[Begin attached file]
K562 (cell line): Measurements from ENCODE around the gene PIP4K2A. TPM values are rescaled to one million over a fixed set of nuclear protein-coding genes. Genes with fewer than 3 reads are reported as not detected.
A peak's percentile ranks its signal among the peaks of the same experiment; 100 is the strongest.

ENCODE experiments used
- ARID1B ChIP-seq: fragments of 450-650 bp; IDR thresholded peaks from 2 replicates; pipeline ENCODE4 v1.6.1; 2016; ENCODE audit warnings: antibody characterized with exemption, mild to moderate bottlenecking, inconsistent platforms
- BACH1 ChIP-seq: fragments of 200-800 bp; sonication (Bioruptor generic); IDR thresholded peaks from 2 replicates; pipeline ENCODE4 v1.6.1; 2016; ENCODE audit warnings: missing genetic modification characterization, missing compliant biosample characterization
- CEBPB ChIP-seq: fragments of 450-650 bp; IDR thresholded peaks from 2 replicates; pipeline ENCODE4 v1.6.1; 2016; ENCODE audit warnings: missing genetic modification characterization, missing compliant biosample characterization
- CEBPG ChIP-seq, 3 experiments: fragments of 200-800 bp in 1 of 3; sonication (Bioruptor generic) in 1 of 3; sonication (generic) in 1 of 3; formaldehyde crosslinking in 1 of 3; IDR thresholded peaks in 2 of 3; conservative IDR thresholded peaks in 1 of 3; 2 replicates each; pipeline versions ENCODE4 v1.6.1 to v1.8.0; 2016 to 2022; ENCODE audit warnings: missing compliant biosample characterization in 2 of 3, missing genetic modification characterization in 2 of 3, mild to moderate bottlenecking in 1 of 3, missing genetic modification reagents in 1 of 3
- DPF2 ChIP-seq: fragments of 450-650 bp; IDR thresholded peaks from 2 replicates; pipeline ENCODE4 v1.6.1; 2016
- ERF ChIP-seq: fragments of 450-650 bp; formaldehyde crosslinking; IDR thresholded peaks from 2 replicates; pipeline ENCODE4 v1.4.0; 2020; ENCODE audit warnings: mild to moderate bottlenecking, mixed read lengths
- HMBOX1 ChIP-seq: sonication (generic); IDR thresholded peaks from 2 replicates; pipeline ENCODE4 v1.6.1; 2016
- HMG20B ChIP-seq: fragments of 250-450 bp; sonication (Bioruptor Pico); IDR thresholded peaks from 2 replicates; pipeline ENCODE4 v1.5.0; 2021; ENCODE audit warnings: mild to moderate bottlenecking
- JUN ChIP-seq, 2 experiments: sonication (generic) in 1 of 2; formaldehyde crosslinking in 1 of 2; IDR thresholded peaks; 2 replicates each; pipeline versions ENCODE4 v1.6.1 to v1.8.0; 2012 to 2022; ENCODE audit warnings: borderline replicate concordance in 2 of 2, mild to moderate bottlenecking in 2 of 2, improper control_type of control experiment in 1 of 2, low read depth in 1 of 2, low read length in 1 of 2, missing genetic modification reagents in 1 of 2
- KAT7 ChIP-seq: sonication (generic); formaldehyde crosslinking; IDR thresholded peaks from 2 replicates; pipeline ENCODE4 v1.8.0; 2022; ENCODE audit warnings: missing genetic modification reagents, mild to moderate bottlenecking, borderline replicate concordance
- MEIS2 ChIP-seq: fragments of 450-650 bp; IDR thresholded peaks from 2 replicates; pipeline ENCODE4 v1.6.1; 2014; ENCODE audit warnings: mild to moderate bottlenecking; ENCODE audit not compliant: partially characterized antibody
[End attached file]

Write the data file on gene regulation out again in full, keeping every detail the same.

K562 (cell line): Measurements from ENCODE around the gene PIP4K2A. TPM values are rescaled to one million over a fixed set of nuclear protein-coding genes. Genes with fewer than 3 reads are reported as not detected.
A peak's percentile ranks its signal among the peaks of the same experiment; 100 is the strongest.

ENCODE experiments used
- ARID1B ChIP-seq: fragments of 450-650 bp; IDR thresholded peaks from 2 replicates; pipeline ENCODE4 v1.6.1; 2016; ENCODE audit warnings: antibody characterized with exemption, mild to moderate bottlenecking, inconsistent platforms
- BACH1 ChIP-seq: fragments of 200-800 bp; sonication (Bioruptor generic); IDR thresholded peaks from 2 replicates; pipeline ENCODE4 v1.6.1; 2016; ENCODE audit warnings: missing genetic modification characterization, missing compliant biosample characterization
- CEBPB ChIP-seq: fragments of 450-650 bp; IDR thresholded peaks from 2 replicates; pipeline ENCODE4 v1.6.1; 2016; ENCODE audit warnings: missing genetic modification characterization, missing compliant biosample characterization
- CEBPG ChIP-seq, 3 experiments: fragments of 200-800 bp in 1 of 3; sonication (Bioruptor generic) in 1 of 3; sonication (generic) in 1 of 3; formaldehyde crosslinking in 1 of 3; IDR thresholded peaks in 2 of 3; conservative IDR thresholded peaks in 1 of 3; 2 replicates each; pipeline versions ENCODE4 v1.6.1 to v1.8.0; 2016 to 2022; ENCODE audit warnings: missing compliant biosample characterization in 2 of 3, missing genetic modification characterization in 2 of 3, mild to moderate bottlenecking in 1 of 3, missing genetic modification reagents in 1 of 3
- DPF2 ChIP-seq: fragments of 450-650 bp; IDR thresholded peaks from 2 replicates; pipeline ENCODE4 v1.6.1; 2016
- ERF ChIP-seq: fragments of 450-650 bp; formaldehyde crosslinking; IDR thresholded peaks from 2 replicates; pipeline ENCODE4 v1.4.0; 2020; ENCODE audit warnings: mild to moderate bottlenecking, mixed read lengths
- HMBOX1 ChIP-seq: sonication (generic); IDR thresholded peaks from 2 replicates; pipeline ENCODE4 v1.6.1; 2016
- HMG20B ChIP-seq: fragments of 250-450 bp; sonication (Bioruptor Pico); IDR thresholded peaks from 2 replicates; pipeline ENCODE4 v1.5.0; 2021; ENCODE audit warnings: mild to moderate bottlenecking
- JUN ChIP-seq, 2 experiments: sonication (generic) in 1 of 2; formaldehyde crosslinking in 1 of 2; IDR thresholded peaks; 2 replicates each; pipeline versions ENCODE4 v1.6.1 to v1.8.0; 2012 to 2022; ENCODE audit warnings: borderline replicate concordance in 2 of 2, mild to moderate bottlenecking in 2 of 2, improper control_type of control experiment in 1 of 2, low read depth in 1 of 2, low read length in 1 of 2, missing genetic modification reagents in 1 of 2
- KAT7 ChIP-seq: sonication (generic); formaldehyde crosslinking; IDR thresholded peaks from 2 replicates; pipeline ENCODE4 v1.8.0; 2022; ENCODE audit warnings: missing genetic modification reagents, mild to moderate bottlenecking, borderline replicate concordance
- MEIS2 ChIP-seq: fragments of 450-650 bp; IDR thresholded peaks from 2 replicates; pipeline ENCODE4 v1.6.1; 2014; ENCODE audit warnings: mild to moderate bottlenecking; ENCODE audit not compliant: partially characterized antibody